Should undie se­crets stay un­der cover?

The Herald - - FRONT PAGE - ALI­SON ROWAT’S

OH the pain of head­line writ­ers when some­one steals their gag. The story was bra fit­ters Rigby & Peller los­ing their royal war­rant af­ter its owner wrote a book men­tion­ing her fa­mous clients.

The subs went through the mo­tions with the likes of “Palace bust-up”, “Stripped”, and “Roy­als get knick­ers in a twist over book”, but the cliche they all wanted to use, Storm in a D-Cup, had al­ready been snapped up by June Ken­ton, who used it as the ti­tle of her book, pub­lished last year.

The Palace, as is cus­tom­ary, would not com­ment on royal war­rants. Nor would the Ken­ton fam­ily go into de­tail. But Mrs Ken­ton’s daugh­ter, Jill, said her mother was “dev­as­tated”. She added: “The book was not a kissand-tell. It was a kind, gen­tle mem­oir. She is not dis­loyal”. Her mother told the Tele­graph: “The book doesn’t con­tain any­thing naughty. But it’s a fact I have done work for the Queen. There would be a gap­ing hole if I didn’t men­tion it.”

Look­ing at some of the book’s con­tent, one can sym­pa­thise. At one point, see­ing the skies darken out­side, the Queen ex­presses the hope it won’t rain as she has 8,000 peo­ple com­ing for tea. Oh, and she asks for the Cor­gis to be brought in (“Rain­gate” again). Then there is the con­ver­sa­tion with the Queen Mother in which Mrs Ken­ton tells her she looked won­der­ful in a li­lac out­fit. “It was rather nice, wasn’t it?” the QM replied. I hardly think the writ­ers of The Crown have any­thing to worry about.

But the ques­tion re­mains whether Mrs Ken­ton should have writ­ten the book at all. Did not the Queen, and other fa­mous clients, in­clud­ing Cherie Blair (who in­sisted on Mrs Ken­ton com­ing to Num­ber 10) have a right to ex­pect pri­vacy? At the risk of sound­ing like Lady Mary from Down­ton Abbey, should not the re­la­tion­ship be­tween a wo­man and her bra fit­ter be like the old one be­tween valet and em­ployer? No man was a hero to his valet, but se­crets by and large stayed se­cret.

As we go about our daily busi­ness we are vaguely aware of data pro­tec­tion reg­u­la­tions, if only be­cause we run up against them our­selves. We be­lieve we can count on pri­vacy from the ob­vi­ous quar­ters, the health ser­vices, our em­ploy­ers, and such like. But what about fam­ily and friends on Face­book? Or hair­dressers, me­chan­ics, col­leagues, that per­son, armed with a smart­phone, who sees you slip on the ice and thinks it would be a laugh to post a pic?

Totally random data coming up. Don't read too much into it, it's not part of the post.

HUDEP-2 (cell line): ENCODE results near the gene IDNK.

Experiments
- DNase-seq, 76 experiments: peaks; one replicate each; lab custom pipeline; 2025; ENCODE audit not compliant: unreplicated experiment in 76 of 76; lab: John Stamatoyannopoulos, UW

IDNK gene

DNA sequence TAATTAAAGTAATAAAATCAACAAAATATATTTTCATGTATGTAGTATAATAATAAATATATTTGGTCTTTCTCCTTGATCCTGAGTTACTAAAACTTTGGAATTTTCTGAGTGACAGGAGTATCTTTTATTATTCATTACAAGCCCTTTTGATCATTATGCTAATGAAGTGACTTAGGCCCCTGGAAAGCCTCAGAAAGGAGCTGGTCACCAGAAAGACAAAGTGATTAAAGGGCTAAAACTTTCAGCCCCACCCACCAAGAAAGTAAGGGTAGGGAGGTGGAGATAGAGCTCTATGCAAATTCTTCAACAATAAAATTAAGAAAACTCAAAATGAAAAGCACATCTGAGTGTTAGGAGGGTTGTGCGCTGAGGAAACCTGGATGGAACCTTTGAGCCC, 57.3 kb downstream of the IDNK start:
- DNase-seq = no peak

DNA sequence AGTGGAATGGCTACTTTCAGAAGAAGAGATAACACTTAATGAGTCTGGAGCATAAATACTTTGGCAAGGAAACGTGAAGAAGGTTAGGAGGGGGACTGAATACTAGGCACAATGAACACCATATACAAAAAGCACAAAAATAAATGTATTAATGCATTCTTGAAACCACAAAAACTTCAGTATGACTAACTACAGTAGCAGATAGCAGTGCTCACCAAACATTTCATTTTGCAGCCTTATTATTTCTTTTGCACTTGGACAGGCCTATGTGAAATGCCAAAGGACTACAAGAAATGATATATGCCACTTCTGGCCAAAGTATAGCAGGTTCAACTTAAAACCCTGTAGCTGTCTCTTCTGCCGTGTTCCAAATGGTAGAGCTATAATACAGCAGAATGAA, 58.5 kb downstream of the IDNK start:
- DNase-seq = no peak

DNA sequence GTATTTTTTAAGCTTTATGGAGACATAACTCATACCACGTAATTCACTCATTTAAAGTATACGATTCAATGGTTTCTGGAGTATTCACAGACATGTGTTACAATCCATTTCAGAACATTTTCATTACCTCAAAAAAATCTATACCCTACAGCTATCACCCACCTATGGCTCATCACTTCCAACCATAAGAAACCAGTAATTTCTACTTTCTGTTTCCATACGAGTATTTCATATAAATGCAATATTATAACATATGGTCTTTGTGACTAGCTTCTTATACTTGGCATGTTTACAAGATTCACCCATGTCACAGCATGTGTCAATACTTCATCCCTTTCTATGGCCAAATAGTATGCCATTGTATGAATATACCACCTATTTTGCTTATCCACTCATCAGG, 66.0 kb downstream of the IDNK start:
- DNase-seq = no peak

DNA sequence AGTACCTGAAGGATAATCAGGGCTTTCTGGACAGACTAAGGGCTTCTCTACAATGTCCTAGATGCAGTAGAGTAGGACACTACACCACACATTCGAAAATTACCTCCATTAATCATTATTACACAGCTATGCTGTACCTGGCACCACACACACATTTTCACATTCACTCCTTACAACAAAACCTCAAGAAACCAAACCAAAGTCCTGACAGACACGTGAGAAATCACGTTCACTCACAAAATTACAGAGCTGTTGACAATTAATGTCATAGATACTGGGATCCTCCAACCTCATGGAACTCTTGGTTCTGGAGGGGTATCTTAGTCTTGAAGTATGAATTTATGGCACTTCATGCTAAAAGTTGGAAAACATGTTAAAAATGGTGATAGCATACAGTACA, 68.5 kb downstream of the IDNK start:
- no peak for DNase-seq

We have never been more con­cerned with our pri­vacy at the same time as we have rushed to give away in­for­ma­tion about our­selves. The in­ter­net is one vast trawler net, pulling in shoals of de­tails and de­posit­ing them on the decks of search engines which use them as bait to catch even more info. Ever won­der why all those ads for hand­bags or hol­i­days in Spain keep pop­ping up ev­ery time you go on to a page? They’ve got your num­ber all right. Pound for pound of data, the web prob­a­bly knows more about you than the In­land Rev­enue. Isn’t that a chill­ing thought?

Yet what a fuss is made if some dippy civil ser­vant leaves a lap­top on the train, or an ab­sent-minded Min­is­ter be­comes the umpteenth glaikit mem­ber to walk out of 10 Down­ing Street with their notes on show. We would be smarter than that, would we not? We wouldn’t store per­sonal de­tails on our com­put­ers, and keep us­ing the same pass­words, usu­ally the dog’s name, for don­keys’ years?

Such is our will­ing­ness to share, em­ploy­ers are get­ting in on the act. Hi­tachi, for ex­am­ple, in­vented sen­sor badges to mea­sure the hap­pi­ness of its work­ers, as ex­pressed in how much they moved around, talked to others, took a break, etc. Be­liev­ing a happy worker to be a bet­ter per­form­ing one, the firm then ad­vised staff, via a phone app, how to im­prove their work­ing day. Per­for­mance duly rose. But what if a less be­nign em­ployer de­ployed sim­i­lar de­vices to root out un­der­per­form­ing work­ers, or to spy on staff in other ways?

It is too late now to put the ge­nie back in the bot­tle, par­tic­u­larly on the in­ter­net, which can hold on to our data even af­ter we are dead. But with­out go­ing full off -the-grid, cabin-in-the-woods para­noid, it would not hurt to be more ques­tion­ing when we are asked ques­tions. In­stead of “What would you like to know?” let the de­fault po­si­tion be “Who wants to know and why?”

As for the fit­ting of bras, and other items of cloth­ing, that will soon be done by ro­bots. They won’t write books (not yet, any­way), but the idea that your se­crets are safer with a hunk of metal than some nice lady who worked hard, built a suc­cess­ful busi­ness, and wrote af­fec­tion­ately about her fa­mous clients, is crazy.

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